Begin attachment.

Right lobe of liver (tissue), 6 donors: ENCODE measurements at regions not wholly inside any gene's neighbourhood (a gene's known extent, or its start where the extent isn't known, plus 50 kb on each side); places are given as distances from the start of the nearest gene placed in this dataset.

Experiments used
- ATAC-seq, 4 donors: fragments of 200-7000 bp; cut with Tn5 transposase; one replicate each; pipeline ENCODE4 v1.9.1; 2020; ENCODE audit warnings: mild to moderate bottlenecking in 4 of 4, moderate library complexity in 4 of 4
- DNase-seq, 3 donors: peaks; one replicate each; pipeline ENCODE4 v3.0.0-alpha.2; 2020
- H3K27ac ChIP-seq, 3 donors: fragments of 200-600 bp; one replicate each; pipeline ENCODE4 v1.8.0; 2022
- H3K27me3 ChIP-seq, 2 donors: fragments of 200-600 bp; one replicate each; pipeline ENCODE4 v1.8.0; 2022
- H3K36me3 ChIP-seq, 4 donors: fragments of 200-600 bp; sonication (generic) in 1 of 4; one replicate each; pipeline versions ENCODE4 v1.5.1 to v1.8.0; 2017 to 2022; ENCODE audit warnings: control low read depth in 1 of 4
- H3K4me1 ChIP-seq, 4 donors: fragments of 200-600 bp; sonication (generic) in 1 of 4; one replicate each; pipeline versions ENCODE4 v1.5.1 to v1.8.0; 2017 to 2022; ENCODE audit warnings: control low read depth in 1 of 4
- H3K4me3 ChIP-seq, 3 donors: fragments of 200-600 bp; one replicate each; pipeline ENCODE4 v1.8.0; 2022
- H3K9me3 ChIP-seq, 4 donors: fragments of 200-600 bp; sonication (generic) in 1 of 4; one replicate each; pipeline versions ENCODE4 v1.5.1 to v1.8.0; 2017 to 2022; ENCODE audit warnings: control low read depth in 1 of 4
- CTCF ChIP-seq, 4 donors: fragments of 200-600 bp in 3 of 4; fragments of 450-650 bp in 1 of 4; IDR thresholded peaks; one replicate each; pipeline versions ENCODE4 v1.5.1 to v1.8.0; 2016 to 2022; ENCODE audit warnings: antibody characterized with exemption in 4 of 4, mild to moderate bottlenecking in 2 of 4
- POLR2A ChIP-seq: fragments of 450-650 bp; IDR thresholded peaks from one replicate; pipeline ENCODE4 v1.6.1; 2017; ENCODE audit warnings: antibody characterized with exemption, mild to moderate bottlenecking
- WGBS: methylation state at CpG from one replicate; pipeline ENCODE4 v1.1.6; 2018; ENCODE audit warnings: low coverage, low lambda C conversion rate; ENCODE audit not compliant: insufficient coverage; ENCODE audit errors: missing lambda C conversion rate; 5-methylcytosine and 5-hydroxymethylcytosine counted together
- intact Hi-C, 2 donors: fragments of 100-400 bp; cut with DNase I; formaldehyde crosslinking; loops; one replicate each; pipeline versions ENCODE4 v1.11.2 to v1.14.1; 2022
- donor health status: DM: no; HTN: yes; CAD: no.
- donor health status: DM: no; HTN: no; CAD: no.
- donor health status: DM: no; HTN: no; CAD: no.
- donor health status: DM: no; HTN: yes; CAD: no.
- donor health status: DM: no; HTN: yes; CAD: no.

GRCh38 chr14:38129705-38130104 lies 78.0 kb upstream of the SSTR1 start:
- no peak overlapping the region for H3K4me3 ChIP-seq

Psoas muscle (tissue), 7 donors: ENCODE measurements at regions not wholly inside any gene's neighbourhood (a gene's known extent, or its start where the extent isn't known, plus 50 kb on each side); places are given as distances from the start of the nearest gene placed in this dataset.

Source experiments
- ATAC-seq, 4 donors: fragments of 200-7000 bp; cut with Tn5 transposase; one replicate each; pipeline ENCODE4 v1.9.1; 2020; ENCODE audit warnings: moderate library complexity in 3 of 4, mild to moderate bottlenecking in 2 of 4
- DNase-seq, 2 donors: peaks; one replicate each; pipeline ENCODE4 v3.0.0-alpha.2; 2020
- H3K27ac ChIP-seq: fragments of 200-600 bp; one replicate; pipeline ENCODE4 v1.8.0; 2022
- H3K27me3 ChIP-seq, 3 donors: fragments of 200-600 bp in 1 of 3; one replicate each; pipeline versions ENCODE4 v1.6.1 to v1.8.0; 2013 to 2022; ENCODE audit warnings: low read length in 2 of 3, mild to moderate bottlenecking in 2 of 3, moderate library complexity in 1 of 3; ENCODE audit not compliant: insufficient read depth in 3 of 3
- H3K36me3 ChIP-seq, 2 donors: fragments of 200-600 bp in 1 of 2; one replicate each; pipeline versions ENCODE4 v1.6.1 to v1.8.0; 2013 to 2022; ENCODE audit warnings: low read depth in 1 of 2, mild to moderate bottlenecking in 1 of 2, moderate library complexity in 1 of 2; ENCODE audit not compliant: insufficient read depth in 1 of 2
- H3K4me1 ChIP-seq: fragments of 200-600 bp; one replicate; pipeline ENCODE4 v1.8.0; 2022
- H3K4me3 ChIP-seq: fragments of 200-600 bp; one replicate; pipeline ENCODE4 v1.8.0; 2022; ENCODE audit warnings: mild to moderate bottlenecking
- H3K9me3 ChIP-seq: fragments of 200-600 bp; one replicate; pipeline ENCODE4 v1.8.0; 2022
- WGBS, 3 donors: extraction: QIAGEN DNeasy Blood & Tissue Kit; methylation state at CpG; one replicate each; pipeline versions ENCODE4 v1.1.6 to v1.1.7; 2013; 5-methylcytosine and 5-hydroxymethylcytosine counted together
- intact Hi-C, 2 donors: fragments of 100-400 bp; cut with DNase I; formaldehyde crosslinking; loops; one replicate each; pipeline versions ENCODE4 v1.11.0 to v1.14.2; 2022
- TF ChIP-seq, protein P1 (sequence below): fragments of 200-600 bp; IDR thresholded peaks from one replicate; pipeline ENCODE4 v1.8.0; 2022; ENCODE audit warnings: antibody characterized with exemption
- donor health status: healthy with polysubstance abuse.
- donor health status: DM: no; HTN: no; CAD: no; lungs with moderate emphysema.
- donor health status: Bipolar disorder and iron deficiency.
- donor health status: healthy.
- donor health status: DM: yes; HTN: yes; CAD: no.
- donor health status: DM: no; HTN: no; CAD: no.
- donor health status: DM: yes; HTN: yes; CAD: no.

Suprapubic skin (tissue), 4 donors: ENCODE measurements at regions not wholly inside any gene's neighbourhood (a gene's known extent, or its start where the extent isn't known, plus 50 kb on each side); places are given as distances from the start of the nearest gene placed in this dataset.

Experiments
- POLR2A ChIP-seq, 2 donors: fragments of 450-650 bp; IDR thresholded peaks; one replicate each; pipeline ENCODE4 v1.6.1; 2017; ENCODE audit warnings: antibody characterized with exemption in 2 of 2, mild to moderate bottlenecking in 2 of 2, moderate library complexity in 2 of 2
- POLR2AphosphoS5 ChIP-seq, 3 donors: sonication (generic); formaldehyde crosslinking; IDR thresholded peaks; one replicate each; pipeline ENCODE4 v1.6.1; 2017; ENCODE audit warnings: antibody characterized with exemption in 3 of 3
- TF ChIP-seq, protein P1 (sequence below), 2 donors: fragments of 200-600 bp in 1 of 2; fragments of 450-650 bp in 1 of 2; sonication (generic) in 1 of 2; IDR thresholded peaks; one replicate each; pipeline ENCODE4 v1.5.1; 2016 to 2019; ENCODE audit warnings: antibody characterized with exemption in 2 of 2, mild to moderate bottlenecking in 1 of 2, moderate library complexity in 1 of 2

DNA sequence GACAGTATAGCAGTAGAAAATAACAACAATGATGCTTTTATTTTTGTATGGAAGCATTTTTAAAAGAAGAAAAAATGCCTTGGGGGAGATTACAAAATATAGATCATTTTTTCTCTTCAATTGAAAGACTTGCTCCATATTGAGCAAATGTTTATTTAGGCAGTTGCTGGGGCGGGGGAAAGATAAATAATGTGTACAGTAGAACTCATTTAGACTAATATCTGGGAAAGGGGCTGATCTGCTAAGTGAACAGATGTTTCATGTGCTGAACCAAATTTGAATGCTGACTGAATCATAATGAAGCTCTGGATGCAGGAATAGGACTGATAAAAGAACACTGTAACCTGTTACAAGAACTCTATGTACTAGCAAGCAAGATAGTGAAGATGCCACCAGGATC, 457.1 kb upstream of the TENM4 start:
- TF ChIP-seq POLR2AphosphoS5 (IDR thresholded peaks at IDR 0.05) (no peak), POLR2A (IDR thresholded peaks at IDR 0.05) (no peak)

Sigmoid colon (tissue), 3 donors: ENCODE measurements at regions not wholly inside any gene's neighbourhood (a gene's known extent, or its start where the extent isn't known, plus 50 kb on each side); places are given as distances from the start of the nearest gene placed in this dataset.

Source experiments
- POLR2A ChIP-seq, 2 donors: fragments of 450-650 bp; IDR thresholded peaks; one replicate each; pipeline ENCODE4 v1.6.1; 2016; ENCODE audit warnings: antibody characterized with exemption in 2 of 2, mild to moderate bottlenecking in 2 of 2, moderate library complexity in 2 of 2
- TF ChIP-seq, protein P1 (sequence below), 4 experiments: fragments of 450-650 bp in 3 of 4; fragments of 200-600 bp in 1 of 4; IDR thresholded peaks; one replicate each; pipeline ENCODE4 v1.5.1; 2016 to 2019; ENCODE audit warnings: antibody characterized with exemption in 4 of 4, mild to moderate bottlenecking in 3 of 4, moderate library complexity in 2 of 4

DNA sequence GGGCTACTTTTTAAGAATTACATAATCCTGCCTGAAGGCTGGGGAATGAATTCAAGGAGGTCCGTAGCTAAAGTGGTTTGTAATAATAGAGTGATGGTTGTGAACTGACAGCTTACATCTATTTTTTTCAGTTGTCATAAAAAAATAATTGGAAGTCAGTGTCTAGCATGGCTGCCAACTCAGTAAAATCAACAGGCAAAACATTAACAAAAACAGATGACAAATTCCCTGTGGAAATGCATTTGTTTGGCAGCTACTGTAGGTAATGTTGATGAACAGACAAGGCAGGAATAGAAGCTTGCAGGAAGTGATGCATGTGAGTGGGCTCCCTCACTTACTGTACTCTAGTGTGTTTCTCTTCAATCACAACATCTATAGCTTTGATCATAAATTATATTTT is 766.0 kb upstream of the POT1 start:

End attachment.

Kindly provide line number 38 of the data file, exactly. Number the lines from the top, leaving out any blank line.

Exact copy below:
- donor health status: healthy.